Flight and hotel Newcastle
Introduction to Newcastle
Located on the northeast coast of England, on the banks of the River Tyne, the city of Newcastle has been around since Roman times and played an important role in Viking England. For centuries, it was one of the country's biggest and busiest ports, and much of Newcastle's industrial heritage buildings are still standing today – though they've been put to a very different use!
What to know before visiting Newcastle
English is the main language in Newcastle, and the currency is the pound. Getting around on package holidays in Newcastle is easy thanks to the metro system – it connects the city with the suburbs, stretching from Whitley Bay in the north to Sunderland in the south.
When is the best time to visit Newcastle?
The weather can be very unpredictable in this part of the country, though summers are milder and drier and winters can be chilly and wet. Regardless of when you book your flight to and hotel in Newcastle, you should be prepared for all types of weather.
Every September, the city hosts the Great North Run, a half marathon that attracts top athletes from all around the world, as well as hundreds of enthusiastic amateurs.
What to do in Newcastle
Enjoy the city's lively nightlife on package holidays in Newcastle by joining locals in the bars and clubs of the Bigg Market or the more sophisticated wine bars along the Quayside. If you wish to contemplate the previous evening's celebrations over a full English breakfast, one of the best can be found at Long Play Café, also on the Quayside. It's also a great place to pick up vintage vinyl records.
Head for Eldon Square if you want to hit the shops on your weekend in Newcastle. Make sure to visit Fenwick, a traditional department store. If that isn't enough retail therapy, take your weekend in Newcastle across the River Tyne to Gateshead's Metrocentre, the largest shopping centre in the UK.
Places to visit in Newcastle
There are more than 2,000 years of history to explore on weekends in Newcastle, along with popular local cultural centres.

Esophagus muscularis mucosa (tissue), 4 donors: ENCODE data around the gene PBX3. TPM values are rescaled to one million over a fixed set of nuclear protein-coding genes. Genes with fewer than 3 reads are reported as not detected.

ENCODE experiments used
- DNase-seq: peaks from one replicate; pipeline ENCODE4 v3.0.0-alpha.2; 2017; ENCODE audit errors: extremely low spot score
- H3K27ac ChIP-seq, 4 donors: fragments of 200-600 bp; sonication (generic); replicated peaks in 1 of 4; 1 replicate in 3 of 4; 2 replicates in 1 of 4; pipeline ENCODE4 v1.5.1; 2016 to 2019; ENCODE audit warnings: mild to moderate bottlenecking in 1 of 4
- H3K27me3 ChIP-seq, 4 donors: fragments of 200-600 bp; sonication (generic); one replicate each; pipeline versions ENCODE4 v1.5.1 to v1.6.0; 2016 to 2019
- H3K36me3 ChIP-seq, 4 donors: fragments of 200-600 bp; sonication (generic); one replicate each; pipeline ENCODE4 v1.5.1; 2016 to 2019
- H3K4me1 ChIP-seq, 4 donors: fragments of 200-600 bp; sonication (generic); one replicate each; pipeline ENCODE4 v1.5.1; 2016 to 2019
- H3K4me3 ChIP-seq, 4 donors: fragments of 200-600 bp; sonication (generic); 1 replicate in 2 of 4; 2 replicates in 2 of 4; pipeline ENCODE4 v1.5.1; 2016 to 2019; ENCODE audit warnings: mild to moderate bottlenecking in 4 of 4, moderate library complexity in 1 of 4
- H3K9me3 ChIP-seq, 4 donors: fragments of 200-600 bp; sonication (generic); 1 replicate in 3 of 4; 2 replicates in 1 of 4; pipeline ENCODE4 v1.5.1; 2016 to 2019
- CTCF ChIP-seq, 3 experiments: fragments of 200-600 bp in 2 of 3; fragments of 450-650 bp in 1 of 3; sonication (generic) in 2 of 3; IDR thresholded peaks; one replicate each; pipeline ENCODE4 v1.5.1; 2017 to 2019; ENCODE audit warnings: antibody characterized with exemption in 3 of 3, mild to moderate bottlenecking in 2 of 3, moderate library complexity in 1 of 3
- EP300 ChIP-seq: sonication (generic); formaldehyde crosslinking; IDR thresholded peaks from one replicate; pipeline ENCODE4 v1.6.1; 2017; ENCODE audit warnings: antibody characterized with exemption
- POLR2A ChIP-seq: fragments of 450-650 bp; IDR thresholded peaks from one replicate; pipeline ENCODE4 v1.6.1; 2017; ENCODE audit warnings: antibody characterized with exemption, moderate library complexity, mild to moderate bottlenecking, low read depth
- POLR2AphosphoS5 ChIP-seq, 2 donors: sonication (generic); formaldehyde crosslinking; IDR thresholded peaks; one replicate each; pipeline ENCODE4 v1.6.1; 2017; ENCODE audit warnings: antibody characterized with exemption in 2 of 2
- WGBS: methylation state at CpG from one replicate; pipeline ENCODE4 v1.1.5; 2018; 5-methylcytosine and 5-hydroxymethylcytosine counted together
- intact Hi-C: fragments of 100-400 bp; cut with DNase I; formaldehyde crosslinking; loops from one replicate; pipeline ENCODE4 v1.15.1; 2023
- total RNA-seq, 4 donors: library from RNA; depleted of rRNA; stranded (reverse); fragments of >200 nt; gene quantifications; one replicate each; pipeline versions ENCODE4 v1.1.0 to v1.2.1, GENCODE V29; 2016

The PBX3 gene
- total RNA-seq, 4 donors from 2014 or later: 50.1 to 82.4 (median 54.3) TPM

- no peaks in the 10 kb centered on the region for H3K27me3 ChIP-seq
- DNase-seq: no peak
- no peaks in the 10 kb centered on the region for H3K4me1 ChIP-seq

- Any city breaks in Newcastle should start at the city's castle. Much of the medieval fortress is still standing, and you can enjoy a great view across the river from the top of the keep.
- Take a stroll to the Quayside and across the 'Blinking Eye' footbridge over the Tyne, which takes you from Newcastle into Gateshead.
- On the Gateshead side of the Tyne is the Baltic Centre for Contemporary Art. Housed in a former mill, it is now home to visual and performance art shows.
- Why not take a different route back to Newcastle by walking across the iconic Tyne Bridge, which was first opened in 1928?
- If you want to learn more about the area's heritage, Beamish, an outdoor living museum that recreates streets and houses from Victorian and Edwardian England, is located just a few miles outside Newcastle.
What to eat in Newcastle
Traditional food in North East England is hearty fare designed to fill the stomach. Look forward to dishes such as Pan Haggerty, which is made with thinly sliced potatoes, onions and cheese. The Saveloy Dip, a classic Newcastle snack, is a sausage sandwich dipped in gravy and meat juices before being covered in a layer of pease pudding, another Newcastle tradition. Pease pudding is a spreadable paste made from split peas and often served in stotties (bread rolls) with slices of meat. Wash it all down with a bottle of Newcastle Brown Ale – or 'Newkie Brown' locally – and you'll have enjoyed a taste of the North East.
What souvenirs can you bring back from Newcastle?
Newcastle Brown Ale makes a great souvenir of city breaks in Newcastle. You could also buy pint glasses and other mementoes branded with the iconic Newkie Brown logo. Celebrate the area's unique dialect by picking up an English-Geordie dictionary – not only could it help you communicate with the locals, but it makes a fun gift for family and friends back home!